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Eagles Club looking to raise funds to benefit disabled veterans
Columbus Telegram - 12/26/2018
Dec. 26--Cheri Bollig and David 'Hondo' Locke go way back, far before they took over key leadership roles within the Nebraska State Fraternal Order of Eagles organization in June 2018.
Both attended and graduated from Columbus High School and were familiar with one another before being named state auxiliary president and aerie president, respectively.
"We knew each other long before we were presidents, obviously," Locke said, during a recent interview with The Telegram. "And it's definitely a little ironic, but it's working out well. We are from the same town, went to the same school and our parents even did business together. So it seems like this (relationship) has come full circle."
Locke could be on to something, considering the two are collaborating in an effort to raise $150,000 statewide by June 2019 to provide rehabilitation centers in Nebraska access to a bionic exoskeleton suit. The contraption enables disabled veterans -- under the supervision of a rehabilitation specialist -- the ability to leave the constraints of their wheelchairs and get their legs back under them, so to speak.
Not only does the exoskeleton help them walk, being in the standing position also helps these veterans have better bowel and bladder function, promotes physiological and psychological gains, increases muscle movement, prevents joints from locking and growing together, prevents pressure sores and infection, and helps with patients' overall digestive systems, Bollig said.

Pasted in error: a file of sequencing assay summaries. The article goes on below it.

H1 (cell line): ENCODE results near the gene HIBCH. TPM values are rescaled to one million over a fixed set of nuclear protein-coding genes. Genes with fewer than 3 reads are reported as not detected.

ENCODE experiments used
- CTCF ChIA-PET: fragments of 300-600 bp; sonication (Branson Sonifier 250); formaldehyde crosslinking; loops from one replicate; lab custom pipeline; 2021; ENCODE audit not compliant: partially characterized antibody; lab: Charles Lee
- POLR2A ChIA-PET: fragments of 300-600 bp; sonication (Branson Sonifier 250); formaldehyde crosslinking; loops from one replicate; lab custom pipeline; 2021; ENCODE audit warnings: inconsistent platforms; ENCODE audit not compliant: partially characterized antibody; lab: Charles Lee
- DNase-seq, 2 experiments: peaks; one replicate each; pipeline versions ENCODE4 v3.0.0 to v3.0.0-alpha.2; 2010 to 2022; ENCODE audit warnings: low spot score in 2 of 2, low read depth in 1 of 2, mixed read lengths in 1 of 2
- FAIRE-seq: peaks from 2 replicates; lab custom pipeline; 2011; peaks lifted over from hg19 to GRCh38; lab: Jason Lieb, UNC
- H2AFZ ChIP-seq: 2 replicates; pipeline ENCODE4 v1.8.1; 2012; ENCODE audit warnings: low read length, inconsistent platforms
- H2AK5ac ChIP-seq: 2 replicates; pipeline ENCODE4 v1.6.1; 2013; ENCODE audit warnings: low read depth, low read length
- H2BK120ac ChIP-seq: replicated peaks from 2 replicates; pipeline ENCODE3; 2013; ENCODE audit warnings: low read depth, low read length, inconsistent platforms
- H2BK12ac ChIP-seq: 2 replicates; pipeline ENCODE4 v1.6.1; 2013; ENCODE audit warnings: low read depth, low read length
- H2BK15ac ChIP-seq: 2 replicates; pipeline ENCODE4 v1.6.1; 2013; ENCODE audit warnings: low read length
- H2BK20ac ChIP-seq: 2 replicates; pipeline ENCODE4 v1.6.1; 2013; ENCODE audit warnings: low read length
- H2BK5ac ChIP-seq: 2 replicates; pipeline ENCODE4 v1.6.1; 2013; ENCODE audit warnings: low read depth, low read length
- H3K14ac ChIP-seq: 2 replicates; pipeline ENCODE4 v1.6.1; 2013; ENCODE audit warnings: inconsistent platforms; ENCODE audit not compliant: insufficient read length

Currently, Bollig said there are fewer than 10 bionic exoskeletons circulating the U.S., noting that one is being utilized at CHI Health Center in Omaha. One of the major reasons why the number of exoskeletons is minimal is because of the sky-high dollar amount attached to the fully-computerized suits. In addition to the six-figure asking price, Bollig said that it costs about another $30,000 to train therapists.
Although reaching the necessary cash figure won't be easy, Columbus residents can play a role in aiding disabled veterans by making donations locally to benefit the cause. The easiest way to donate, Bollig said, is to drop off cash or checks at the local Fraternal Order of Eagles, 3205 12th St. Those looking to save themselves a drive are also encouraged to donate online at www.foe.com.
Every state charter of the Eagles Club completes philanthropic activity annually, but this particular fundraiser strikes a chord with both Bollig and Locke.
"David (Locke) is a veteran, and my husband is a disabled veteran, and because of our military backgrounds we chose to do something that will help veterans walk again," Bollig said.
And the need truly is there. Information provided by the National Fraternal Order of Eagles highlights how 49,000 veterans with spinal injuries in 2009 received care through Veterans Affairs.
"Nationally, they brought it to our attention through one of our conventions," Locke said. "And with me being in the military and a whole lot of others (club members) being in the military, I thought that this seemed like a great project, and Cheri agreed."
Adding another exoskeleton to Nebraska therapists' arsenal would be great, Locke added, noting what a difference the existing suit is making.
"I think it would be huge, and the one at CHI in Omaha is actually the one that has the most steps (taken)," he said.
Sam Pimper is the news editor of The Columbus Telegram. Reach him via email at firstname.lastname@example.org
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